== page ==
Ancient Roman houses were designed to suit both the private life of its occupants and the demands of public life. As a result, the division between public and private spaces inside the domus was a complicated topic even for the Romans themselves. Previous scholarship has tended to treat the domus in terms of a rigid division between public and private, with the same division acting as a gender marker for (male) political activities and (female) domestic activities respectively. This strict division within the household now seems outdated. The aim of this conference, then, is to take a fresh look at notions of public and private within the domus by exploring the public and private spheres of the Roman house from the first century BCE to the third century CE. The “Public and Private in the Roman House and Society” is an ongoing project organizing its third major event, building on the success of a workshop at NYU (October 2012) and a conference at University of Helsinki (April 2013).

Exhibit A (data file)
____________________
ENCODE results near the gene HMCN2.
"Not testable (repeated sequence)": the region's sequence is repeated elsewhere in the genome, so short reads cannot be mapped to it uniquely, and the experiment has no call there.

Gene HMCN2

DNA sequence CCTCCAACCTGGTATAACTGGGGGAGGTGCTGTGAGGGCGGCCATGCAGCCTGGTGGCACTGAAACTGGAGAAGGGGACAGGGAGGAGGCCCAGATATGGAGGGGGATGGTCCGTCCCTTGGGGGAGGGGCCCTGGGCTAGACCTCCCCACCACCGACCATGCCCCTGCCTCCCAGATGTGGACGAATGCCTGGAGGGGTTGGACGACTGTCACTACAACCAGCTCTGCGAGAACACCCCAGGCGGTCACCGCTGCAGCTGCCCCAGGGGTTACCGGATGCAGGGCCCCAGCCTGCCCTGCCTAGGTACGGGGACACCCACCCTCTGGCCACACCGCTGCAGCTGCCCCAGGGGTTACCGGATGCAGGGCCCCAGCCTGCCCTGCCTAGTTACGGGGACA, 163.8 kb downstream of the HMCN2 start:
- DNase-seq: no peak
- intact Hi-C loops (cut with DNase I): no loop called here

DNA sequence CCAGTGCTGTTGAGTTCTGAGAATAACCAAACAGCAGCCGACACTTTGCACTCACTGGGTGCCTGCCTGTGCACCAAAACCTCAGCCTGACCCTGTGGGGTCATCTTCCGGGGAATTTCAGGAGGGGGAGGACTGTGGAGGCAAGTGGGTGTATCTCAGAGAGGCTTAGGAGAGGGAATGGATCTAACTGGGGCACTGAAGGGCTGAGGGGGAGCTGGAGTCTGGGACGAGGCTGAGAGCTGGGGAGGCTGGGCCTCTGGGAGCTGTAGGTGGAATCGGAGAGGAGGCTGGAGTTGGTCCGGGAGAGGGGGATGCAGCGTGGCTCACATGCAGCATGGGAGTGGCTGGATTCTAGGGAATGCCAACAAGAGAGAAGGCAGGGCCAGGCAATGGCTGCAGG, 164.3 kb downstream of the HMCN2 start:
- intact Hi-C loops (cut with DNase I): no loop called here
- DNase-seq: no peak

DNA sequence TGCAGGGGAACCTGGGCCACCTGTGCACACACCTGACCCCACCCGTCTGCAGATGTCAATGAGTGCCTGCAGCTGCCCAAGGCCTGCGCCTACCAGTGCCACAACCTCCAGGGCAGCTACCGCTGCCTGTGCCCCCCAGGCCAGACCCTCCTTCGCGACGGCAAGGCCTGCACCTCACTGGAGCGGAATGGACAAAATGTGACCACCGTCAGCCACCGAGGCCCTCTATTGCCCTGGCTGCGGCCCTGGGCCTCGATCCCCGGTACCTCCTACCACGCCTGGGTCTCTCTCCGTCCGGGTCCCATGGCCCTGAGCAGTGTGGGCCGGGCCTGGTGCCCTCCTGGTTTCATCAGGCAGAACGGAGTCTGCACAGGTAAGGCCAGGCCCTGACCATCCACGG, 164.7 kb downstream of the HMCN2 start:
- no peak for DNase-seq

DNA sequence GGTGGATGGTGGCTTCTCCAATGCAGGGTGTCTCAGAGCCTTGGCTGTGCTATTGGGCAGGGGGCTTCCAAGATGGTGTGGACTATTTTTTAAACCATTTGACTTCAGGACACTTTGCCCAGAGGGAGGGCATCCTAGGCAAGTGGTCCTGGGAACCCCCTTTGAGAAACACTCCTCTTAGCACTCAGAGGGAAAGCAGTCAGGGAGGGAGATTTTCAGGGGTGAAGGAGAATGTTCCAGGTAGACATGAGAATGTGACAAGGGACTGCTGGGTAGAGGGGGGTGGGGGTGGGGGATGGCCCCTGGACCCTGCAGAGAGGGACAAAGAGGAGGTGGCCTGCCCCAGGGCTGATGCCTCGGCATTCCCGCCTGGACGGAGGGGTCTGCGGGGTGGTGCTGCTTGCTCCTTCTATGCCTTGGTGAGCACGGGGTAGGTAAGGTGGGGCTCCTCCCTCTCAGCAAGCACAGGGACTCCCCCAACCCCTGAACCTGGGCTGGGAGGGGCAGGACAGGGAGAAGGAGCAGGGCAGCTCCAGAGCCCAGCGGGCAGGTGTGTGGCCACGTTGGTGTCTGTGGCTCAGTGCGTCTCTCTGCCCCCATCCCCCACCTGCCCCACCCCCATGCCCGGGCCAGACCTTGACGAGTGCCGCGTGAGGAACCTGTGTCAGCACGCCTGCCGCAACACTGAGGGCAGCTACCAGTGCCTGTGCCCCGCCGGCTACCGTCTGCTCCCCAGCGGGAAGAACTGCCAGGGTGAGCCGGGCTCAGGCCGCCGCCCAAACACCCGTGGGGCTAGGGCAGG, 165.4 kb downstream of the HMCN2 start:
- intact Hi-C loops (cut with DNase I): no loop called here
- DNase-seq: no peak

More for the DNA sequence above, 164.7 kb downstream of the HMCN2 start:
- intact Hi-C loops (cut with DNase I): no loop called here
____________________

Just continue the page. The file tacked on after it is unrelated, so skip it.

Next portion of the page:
We therefore invite papers that explore the complex relationship between public and private in Roman society from a variety of perspectives – historical, archaeological, philological, architectural and anthropological – in order to further the understanding of the domus as a place for social, cultural, political and administrative action.
Potential themes include but are not limited to: - Painting the line between private and public spheres. Wall paintings and decorative art in the debate of public and private. - Private houses in Ostia and the city of Rome. - Parks and recreation. Nature and garden between public and private space. - Private nights? Night life in the Roman house. - Terminology of public and private in the ancient context. - Infrastructure, water and sanitation. A public or private task?
The conference is organized by the project Public and Private in the Roman House (http:// romanhouse.org/), which seeks to contribute to the ongoing debate on privacy in the ancient world as well as the issues of how the limits between public and private spaces were drawn. In an attempt to gain new perspectives on these questions, the project seeks to utilize comparative anthropological theories concerning the conceptualization of the public/private interface.
Please submit your abstract (300 words) as a [word/pdf] file to Mr Samuli Simelius at firstname.lastname@example.org Please include your name, academic affiliation and address in your email.
The deadline for submission of abstracts is May 1, 2014